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@ mike 3 (sum)
#1
hey mike

i wonder what you think about the below about summing tan(x).

i have trouble with viewing the page myself , but i guess it will work for you.

i cant read the math symbols but i was wondering if you got the same result with your continuum sum method ?

http://mathoverflow.net/questions/41011/...um-of-tanx

maybe this has been discussed on this forum before , sorry if i missed that.
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#2
(11/16/2010, 11:44 PM)tommy1729 Wrote: hey mike

i wonder what you think about the below about summing tan(x).

i have trouble with viewing the page myself , but i guess it will work for you.

i cant read the math symbols but i was wondering if you got the same result with your continuum sum method ?

http://mathoverflow.net/questions/41011/...um-of-tanx

maybe this has been discussed on this forum before , sorry if i missed that.

Yes. This appears to be true. Consider the "pole expansion" of tan(x):

.

Now, consider the (bidirectional) continuum sum of the offset reciprocal function, which by numerical testing appears to be:



I am not sure of the formal proof yet, though I have some ideas as to how one might be achieved. The easiest method of proof appears to be to use indirect proof by first showing that a different continuum sum method yields this result, then proving the Fourier method is equivalent. The Fourier method is difficult to apply directly. I'll try to work out the details... but the tangent function can be summed now:

.

This is essentially the same formula as given on the site, though the terms may be arranged and factored differently. Numerically, this looks good with compatibility with the Fourier method if we use the periodic approximation of tangent periodic on the imaginary axis. Again, the rigorous proof will have to be indirect -- a direct attack on the proof (trying to directly sum periodic approximations of tangent in a non-real direction) looks to be quite difficult.

You may be wondering what the "" over the summation sign means. This has to do with a certain not-easily-addressed non-uniqueness issue in the continuum sum of analytic functions: namely, what happens in the presence of a singularity or singularities. The function has two equally valid, "natural" continuum sums that are not just constant shifts of each other, but 1-cyclic shifts (nontrivial or nonremovable shift, the kind that creates the whole general nonuniqueness problem in the first place). There is apparently no way to further "disambiguate" the continuum sum at this point. We must therefore make some kind of conventions. It appears that singularities in "canonical" continuum sums can only go off in directions parallel to the real axis (and I may have a proof -- all this stuff I've been collecting in a larger writeup about the continuum sum) -- which looks to have to do with the nature of the difference operator. The convention is based on a certain "intuition", namely that the sum is adding things up one at a time, starting from its lower index and going to the upper one. Thus, we don't expect to see singularities until the summation "passes over" them. That is what the notation means: we start "summing" out in both directions from the lower bound, until we hit a singularity, and then we take that singularity up for further "wallpapering" of the complex plane, but not before. That is, we take the solution in which its singularity lines are directed outward from, but do not cross, the vertical line passing through the lower summation bound. There are also the notations and , which mean that all singularity lines go in the given direction, regardless of whether or not they cross the summation line. The sums and do not really exist, because the singularities in both directions tiling the real line at irrational increments would result in a dense set of singularities on the real line. If we took Fourier expansions parallel to the real line but above/below it, I think either the sum does not converge or it has a natural boundary of analyticity (aka wall singularity) at the real line (though we could unite the two functions into a single one, but the N.B. would mean it could not be defined on the real line.). In general, , and only all agree and all exist when the function is entire and at least one exists, and only in those cases, can we unambiguously write .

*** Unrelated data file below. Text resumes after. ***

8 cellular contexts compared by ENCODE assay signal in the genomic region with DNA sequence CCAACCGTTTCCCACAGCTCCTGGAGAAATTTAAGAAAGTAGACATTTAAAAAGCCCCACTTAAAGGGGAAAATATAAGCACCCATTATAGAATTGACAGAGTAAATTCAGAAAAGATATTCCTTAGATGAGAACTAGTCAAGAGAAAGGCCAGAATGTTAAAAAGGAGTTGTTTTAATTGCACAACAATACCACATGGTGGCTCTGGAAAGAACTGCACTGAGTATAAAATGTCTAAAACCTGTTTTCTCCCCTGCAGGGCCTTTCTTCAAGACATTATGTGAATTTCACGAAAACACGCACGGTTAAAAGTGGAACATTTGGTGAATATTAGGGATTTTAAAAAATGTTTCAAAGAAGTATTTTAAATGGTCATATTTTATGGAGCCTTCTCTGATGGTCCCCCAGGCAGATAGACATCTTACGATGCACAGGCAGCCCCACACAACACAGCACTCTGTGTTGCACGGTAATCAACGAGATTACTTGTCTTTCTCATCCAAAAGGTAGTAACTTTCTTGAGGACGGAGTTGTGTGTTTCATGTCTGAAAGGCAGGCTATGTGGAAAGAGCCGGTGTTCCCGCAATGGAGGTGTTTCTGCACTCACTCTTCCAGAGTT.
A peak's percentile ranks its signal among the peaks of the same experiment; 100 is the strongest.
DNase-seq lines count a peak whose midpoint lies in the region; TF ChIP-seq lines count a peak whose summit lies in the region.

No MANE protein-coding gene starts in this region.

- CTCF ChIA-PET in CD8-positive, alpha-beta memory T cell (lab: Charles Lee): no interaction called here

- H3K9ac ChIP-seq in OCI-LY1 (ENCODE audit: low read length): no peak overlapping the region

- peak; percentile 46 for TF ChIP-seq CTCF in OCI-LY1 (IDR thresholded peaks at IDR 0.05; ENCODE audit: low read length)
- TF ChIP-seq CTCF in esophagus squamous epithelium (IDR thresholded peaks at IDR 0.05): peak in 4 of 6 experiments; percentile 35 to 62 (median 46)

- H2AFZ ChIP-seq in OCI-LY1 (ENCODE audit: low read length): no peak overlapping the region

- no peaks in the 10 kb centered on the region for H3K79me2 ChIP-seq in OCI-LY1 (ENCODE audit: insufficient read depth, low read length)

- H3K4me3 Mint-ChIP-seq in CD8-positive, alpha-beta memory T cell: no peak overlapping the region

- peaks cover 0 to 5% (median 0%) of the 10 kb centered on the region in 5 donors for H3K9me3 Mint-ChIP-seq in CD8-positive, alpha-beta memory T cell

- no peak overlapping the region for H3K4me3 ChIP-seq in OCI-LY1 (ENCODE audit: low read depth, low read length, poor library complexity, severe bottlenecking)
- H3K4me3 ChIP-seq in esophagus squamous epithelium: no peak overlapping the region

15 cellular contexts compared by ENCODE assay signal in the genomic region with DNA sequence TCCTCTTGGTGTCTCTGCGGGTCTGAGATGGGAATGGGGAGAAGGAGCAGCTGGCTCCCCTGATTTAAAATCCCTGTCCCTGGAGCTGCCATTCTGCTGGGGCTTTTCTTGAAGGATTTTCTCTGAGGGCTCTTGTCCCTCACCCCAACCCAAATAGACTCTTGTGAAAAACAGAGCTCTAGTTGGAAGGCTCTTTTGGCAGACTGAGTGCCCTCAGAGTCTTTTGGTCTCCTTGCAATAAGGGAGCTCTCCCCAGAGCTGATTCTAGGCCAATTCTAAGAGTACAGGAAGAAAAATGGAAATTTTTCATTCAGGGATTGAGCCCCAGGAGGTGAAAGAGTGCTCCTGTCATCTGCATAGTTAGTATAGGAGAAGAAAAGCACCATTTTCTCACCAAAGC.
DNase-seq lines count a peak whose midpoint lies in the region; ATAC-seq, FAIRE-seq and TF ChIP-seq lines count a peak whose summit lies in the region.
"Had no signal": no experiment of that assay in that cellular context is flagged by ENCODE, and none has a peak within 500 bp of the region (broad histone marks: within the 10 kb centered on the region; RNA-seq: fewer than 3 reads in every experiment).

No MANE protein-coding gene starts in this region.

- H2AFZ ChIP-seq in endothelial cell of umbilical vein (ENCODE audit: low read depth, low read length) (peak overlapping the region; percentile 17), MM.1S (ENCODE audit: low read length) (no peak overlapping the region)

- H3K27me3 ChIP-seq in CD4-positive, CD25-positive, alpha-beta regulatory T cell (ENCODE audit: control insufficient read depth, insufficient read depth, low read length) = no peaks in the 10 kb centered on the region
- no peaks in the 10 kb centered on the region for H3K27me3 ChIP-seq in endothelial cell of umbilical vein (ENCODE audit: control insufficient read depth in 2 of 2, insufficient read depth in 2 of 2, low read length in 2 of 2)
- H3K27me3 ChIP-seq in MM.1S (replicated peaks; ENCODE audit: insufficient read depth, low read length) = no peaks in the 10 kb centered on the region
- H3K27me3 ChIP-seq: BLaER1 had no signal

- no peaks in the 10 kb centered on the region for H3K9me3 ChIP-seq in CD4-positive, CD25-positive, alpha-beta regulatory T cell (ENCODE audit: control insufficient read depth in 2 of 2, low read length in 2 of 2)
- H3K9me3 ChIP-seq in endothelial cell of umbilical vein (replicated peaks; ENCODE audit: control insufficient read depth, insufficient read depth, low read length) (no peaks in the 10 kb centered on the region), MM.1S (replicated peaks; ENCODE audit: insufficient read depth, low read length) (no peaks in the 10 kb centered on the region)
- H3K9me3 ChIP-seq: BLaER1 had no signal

And finally, here's a graph to show the shape of the continuum sum:

   
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